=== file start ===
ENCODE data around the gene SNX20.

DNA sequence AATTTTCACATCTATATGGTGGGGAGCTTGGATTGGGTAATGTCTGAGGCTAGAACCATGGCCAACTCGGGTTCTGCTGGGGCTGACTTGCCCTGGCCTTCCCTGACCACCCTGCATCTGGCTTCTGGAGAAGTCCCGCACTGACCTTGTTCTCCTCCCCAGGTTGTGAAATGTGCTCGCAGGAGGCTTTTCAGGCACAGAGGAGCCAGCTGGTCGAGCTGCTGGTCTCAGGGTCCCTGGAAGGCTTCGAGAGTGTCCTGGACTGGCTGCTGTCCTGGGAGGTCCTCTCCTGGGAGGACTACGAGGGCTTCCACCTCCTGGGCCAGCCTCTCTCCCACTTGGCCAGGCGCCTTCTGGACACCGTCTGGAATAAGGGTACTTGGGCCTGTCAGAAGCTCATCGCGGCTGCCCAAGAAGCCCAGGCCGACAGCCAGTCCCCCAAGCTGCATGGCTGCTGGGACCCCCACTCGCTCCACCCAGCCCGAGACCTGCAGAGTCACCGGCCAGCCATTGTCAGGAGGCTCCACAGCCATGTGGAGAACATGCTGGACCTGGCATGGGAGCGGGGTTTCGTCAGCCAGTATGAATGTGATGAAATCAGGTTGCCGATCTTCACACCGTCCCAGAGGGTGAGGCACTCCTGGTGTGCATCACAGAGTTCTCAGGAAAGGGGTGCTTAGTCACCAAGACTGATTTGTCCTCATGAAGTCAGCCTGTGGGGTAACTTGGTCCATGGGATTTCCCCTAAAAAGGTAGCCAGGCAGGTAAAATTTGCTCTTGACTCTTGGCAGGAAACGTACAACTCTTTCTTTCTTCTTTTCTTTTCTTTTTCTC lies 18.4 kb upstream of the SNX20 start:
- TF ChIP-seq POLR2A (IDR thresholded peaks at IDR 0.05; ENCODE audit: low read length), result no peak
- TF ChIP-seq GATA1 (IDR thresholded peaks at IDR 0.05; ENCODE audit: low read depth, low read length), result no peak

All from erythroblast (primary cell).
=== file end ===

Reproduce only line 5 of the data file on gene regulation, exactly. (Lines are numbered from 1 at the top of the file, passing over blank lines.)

All from erythroblast (primary cell).